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Remembering Jack and more of the week's best sportswriting

Stick on the kettle and give these pieces a read.

des-cahill-interviews-manager-jack-charlton-as-eamon-dunphy-watches-on RTE’s Des Cahill interviews manager Jack Charlton as Eamon Dunphy watches on at Italia '90. Source: Billy Stickland/INPHO

1. “From the inside, it was just … pure joy. There’s no other way to put it. There was no other way to feel about it.

The Irish line most repeated about Italia ’90 is from the late sports journalist Con Houlihan. ‘I missed Italia 90. I was at it.’

That was because the country saw scenes of celebration it had never witnessed for anything else. Streets were literally empty for games. The country came to a standstill.”

There’s plenty of brilliant stuff around in the wake of the passing of Jack Charlton. Miguel Delaney‘s comprehensive overview of his time in charge of Ireland, in the London Independent, is a good place to start. The ‘peas in a pod’ line is worth hearing in the context of this beautiful Second Captains montage too. 


Source: Second Captains Extras/SoundCloud

And this lovely David Squires’ cartoon is as good as any obit:

2. “It was an early afternoon on March 7, a bright, sunny Saturday, when Shaun Dumas’ world began to slide out from under him. The 34-year-old basketball coach of the Crescent City Pioneers for the past seven years, a rising star in the coaching ranks who had built this private New Orleans high school into a regional powerhouse, Dumas was on his way back to his apartment, just a 20-minute drive from the school he calls home, when his phone buzzed. In the coming week, his team would be competing in the semifinals of the Division IV Louisiana state basketball championship. His mind was on practices and schemes and matchups.

He looked down to see who was calling. It was his father, Claude.”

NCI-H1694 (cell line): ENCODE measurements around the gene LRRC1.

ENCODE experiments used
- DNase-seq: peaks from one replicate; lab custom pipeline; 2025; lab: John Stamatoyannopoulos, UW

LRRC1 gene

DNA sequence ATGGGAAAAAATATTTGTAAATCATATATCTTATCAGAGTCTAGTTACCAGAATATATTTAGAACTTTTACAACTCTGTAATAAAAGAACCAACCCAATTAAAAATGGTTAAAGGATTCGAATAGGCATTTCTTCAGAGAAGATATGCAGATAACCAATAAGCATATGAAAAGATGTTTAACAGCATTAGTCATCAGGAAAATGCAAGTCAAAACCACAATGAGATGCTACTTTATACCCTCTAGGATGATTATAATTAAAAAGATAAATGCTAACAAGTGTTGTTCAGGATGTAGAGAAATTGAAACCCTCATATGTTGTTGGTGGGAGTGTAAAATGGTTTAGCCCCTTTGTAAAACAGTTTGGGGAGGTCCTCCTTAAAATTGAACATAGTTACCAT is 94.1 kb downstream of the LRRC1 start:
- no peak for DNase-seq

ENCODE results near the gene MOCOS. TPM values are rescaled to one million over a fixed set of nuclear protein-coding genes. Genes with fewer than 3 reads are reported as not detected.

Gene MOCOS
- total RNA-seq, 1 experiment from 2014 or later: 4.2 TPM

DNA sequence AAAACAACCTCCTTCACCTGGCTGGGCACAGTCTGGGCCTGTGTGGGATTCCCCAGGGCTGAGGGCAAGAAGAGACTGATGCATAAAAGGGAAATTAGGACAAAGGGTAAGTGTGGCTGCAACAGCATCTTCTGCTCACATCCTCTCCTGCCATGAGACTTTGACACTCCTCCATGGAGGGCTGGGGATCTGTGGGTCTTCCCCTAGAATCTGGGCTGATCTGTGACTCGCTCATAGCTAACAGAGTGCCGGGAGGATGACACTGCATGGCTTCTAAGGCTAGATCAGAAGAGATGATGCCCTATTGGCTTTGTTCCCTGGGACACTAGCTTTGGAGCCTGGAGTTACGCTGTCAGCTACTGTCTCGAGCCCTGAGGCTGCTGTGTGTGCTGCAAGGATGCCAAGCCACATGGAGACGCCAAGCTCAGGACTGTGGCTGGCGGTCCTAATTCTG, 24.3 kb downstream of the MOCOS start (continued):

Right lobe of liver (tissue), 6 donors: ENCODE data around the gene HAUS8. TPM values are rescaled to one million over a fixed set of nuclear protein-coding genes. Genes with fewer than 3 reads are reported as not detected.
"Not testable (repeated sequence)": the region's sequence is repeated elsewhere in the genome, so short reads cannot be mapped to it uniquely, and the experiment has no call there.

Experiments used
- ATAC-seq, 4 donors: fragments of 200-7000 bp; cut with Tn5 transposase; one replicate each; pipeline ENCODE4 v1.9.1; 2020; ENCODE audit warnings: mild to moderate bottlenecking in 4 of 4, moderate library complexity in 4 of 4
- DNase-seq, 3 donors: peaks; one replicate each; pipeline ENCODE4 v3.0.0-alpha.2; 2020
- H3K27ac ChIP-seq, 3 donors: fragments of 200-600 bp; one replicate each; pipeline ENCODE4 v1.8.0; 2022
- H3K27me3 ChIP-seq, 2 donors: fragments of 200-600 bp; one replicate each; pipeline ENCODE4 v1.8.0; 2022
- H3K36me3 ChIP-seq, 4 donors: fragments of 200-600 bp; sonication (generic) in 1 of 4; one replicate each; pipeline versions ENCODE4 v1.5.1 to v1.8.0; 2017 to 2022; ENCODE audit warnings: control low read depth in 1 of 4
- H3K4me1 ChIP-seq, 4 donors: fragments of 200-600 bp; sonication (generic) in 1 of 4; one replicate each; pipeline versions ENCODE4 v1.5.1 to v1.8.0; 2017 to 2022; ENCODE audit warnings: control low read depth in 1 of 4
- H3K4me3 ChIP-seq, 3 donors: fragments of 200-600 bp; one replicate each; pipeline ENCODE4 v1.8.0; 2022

Andrew Lopez, of ESPN, recounts a coach’s ‘quest to save his season‘ after a mysterious death in his family. 

3. “When I talk to Frank on the phone these days he hasn’t changed at all, the same warm, fun and playful character shines true. This is just a small portion of his life that brought joy and inspiration to many in the athletics world, and continued the strong Irish middle distance tradition of international success.

Throughout his athletic career he never took his eyes off the business ball where he would ultimately end up. Frank has always believed that if you keep your eye on the target something positive will happen, you keep moving forward and you stay in the game.”

Sonia O’Sullivan, in the Irish Times, pays tribute to her friend Frank O’Mara who achieved so much on the track and off it and has lived with Parkinson’s for years. 

4. “From the outside, we find our meanings. And in Kieran’s life and death, we keep coming back to unity. When there has never seemed to be more to divide us, the outpouring of support for Kieran reminds us of the power of community to transcend competing interests.

“They will be remembered longer than any trophy presentation, the many donations made by clubs after the final whistle in Aghada matches, when rivalry was instantly forgotten. Same goes for the buckets generously filled in grounds all over the country.”

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All-Ireland winner Kieran O’Connor was laid to rest in East Cork yesterday. The Examiner’s Larry Ryan sums up a very sad day.

5. ”They say that with Bielsa, football clubs don’t choose him. When it comes to the crunch of a firm decision, he chooses them. He rarely feels the need for a rest or a break (a three-year hiatus after his Argentina team won the Olympics in 2004 was an isolated occasion when he purposely stepped away from coaching) but he does not actively look for work. As a source close to him told The Athletic: “As far as I know he has never sought a particular position. Rather, he actively devotes time to rejecting jobs.” Like most things with Bielsa, offers of employment are binary. Simply right or wrong.”

Oh don’t you know, pump it up? The Whites are going up. The Athletic’s Phil Hay explains how beloved Leeds boss Marco Bielsa pulled it off. 

6. “In the build-up to those finals, the Sunday Press had tasked me with doing a three-part story on Jack’s life, which is why I found myself early one morning sitting beside him in a car travelling from Cork to Limerick, a tape-recorder running as the road unwound.

There were a couple of diversions, mind. With Jack there always were. As we passed close to the Maigue river outside Croom, he spotted the glint of running water through the trees and demanded we stop to investigate. Thus it was that a lone angler on the river bank suddenly found his solitude interrupted by what must have been the mind-bending sight of one of the most famous people in the country approaching him at a good clip and enquiring, in that unmistakable Geordie brogue, if he’d caught anything yet.”

Let’s finsh with the Irish Examiner’s Liam Mackey‘s wonderful personal recollections of a giant of Irish life

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